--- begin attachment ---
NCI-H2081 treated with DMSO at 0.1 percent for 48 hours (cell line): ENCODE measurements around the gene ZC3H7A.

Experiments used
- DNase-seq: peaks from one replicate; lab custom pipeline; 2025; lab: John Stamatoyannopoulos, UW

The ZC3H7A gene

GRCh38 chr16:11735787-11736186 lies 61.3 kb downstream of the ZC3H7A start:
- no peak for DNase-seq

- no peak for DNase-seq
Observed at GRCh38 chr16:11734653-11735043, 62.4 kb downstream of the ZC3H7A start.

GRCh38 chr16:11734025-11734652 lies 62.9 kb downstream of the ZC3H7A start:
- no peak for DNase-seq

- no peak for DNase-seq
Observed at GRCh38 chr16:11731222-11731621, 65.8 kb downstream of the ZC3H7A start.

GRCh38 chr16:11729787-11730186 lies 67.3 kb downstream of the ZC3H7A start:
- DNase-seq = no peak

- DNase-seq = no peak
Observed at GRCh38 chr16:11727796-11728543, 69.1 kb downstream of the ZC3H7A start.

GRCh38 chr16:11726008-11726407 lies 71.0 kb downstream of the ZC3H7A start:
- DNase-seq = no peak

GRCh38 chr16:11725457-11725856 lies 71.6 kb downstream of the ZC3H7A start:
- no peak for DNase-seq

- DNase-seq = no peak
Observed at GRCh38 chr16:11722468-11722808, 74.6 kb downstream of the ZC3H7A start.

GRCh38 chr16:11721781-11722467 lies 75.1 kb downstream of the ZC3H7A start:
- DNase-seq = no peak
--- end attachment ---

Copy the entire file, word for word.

NCI-H2081 treated with DMSO at 0.1 percent for 48 hours (cell line): ENCODE measurements around the gene ZC3H7A.

Experiments used
- DNase-seq: peaks from one replicate; lab custom pipeline; 2025; lab: John Stamatoyannopoulos, UW

The ZC3H7A gene

GRCh38 chr16:11735787-11736186 lies 61.3 kb downstream of the ZC3H7A start:
- no peak for DNase-seq

- no peak for DNase-seq
Observed at GRCh38 chr16:11734653-11735043, 62.4 kb downstream of the ZC3H7A start.

GRCh38 chr16:11734025-11734652 lies 62.9 kb downstream of the ZC3H7A start:
- no peak for DNase-seq

- no peak for DNase-seq
Observed at GRCh38 chr16:11731222-11731621, 65.8 kb downstream of the ZC3H7A start.

GRCh38 chr16:11729787-11730186 lies 67.3 kb downstream of the ZC3H7A start:
- DNase-seq = no peak

- DNase-seq = no peak
Observed at GRCh38 chr16:11727796-11728543, 69.1 kb downstream of the ZC3H7A start.

GRCh38 chr16:11726008-11726407 lies 71.0 kb downstream of the ZC3H7A start:
- DNase-seq = no peak

GRCh38 chr16:11725457-11725856 lies 71.6 kb downstream of the ZC3H7A start:
- no peak for DNase-seq

- DNase-seq = no peak
Observed at GRCh38 chr16:11722468-11722808, 74.6 kb downstream of the ZC3H7A start.

GRCh38 chr16:11721781-11722467 lies 75.1 kb downstream of the ZC3H7A start:
- DNase-seq = no peak